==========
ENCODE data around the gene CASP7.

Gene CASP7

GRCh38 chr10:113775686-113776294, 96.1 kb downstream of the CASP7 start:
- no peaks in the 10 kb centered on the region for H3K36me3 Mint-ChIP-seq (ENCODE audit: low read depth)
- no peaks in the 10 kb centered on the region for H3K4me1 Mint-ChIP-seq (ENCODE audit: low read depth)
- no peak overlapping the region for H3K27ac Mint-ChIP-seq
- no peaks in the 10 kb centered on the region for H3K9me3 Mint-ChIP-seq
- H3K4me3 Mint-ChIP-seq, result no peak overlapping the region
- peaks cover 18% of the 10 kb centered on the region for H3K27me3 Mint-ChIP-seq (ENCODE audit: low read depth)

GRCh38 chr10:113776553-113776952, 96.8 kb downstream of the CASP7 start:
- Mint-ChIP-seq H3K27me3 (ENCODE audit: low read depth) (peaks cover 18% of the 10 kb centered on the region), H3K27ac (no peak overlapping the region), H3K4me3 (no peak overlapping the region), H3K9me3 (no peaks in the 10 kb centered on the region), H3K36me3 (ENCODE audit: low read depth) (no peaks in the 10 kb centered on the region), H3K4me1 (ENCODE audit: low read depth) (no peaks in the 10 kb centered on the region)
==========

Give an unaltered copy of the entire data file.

ENCODE data around the gene CASP7.

Gene CASP7

GRCh38 chr10:113775686-113776294, 96.1 kb downstream of the CASP7 start:
- no peaks in the 10 kb centered on the region for H3K36me3 Mint-ChIP-seq (ENCODE audit: low read depth)
- no peaks in the 10 kb centered on the region for H3K4me1 Mint-ChIP-seq (ENCODE audit: low read depth)
- no peak overlapping the region for H3K27ac Mint-ChIP-seq
- no peaks in the 10 kb centered on the region for H3K9me3 Mint-ChIP-seq
- H3K4me3 Mint-ChIP-seq, result no peak overlapping the region
- peaks cover 18% of the 10 kb centered on the region for H3K27me3 Mint-ChIP-seq (ENCODE audit: low read depth)

GRCh38 chr10:113776553-113776952, 96.8 kb downstream of the CASP7 start:
- Mint-ChIP-seq H3K27me3 (ENCODE audit: low read depth) (peaks cover 18% of the 10 kb centered on the region), H3K27ac (no peak overlapping the region), H3K4me3 (no peak overlapping the region), H3K9me3 (no peaks in the 10 kb centered on the region), H3K36me3 (ENCODE audit: low read depth) (no peaks in the 10 kb centered on the region), H3K4me1 (ENCODE audit: low read depth) (no peaks in the 10 kb centered on the region)